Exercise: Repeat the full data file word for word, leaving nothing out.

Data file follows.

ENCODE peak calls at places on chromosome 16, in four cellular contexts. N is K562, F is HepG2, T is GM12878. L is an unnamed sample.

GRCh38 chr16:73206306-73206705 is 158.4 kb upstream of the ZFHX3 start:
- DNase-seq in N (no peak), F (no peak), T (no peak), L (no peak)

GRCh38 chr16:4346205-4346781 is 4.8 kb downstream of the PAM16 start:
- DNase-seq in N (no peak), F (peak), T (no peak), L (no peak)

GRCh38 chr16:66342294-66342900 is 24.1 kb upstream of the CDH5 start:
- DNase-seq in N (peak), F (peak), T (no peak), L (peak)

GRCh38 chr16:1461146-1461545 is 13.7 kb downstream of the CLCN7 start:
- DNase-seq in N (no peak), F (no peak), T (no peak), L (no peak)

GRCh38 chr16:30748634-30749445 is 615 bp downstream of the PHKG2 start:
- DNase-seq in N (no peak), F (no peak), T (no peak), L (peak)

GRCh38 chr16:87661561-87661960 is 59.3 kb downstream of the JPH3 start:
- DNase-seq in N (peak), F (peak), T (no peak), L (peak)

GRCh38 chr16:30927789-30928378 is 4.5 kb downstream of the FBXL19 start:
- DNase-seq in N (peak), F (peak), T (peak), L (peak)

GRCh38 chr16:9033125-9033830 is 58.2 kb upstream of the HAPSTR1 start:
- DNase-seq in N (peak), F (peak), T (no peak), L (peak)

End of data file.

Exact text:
ENCODE peak calls at places on chromosome 16, in four cellular contexts. N is K562, F is HepG2, T is GM12878. L is an unnamed sample.

GRCh38 chr16:73206306-73206705 is 158.4 kb upstream of the ZFHX3 start:
- DNase-seq in N (no peak), F (no peak), T (no peak), L (no peak)

GRCh38 chr16:4346205-4346781 is 4.8 kb downstream of the PAM16 start:
- DNase-seq in N (no peak), F (peak), T (no peak), L (no peak)

GRCh38 chr16:66342294-66342900 is 24.1 kb upstream of the CDH5 start:
- DNase-seq in N (peak), F (peak), T (no peak), L (peak)

GRCh38 chr16:1461146-1461545 is 13.7 kb downstream of the CLCN7 start:
- DNase-seq in N (no peak), F (no peak), T (no peak), L (no peak)

GRCh38 chr16:30748634-30749445 is 615 bp downstream of the PHKG2 start:
- DNase-seq in N (no peak), F (no peak), T (no peak), L (peak)

GRCh38 chr16:87661561-87661960 is 59.3 kb downstream of the JPH3 start:
- DNase-seq in N (peak), F (peak), T (no peak), L (peak)

GRCh38 chr16:30927789-30928378 is 4.5 kb downstream of the FBXL19 start:
- DNase-seq in N (peak), F (peak), T (peak), L (peak)

GRCh38 chr16:9033125-9033830 is 58.2 kb upstream of the HAPSTR1 start:
- DNase-seq in N (peak), F (peak), T (no peak), L (peak)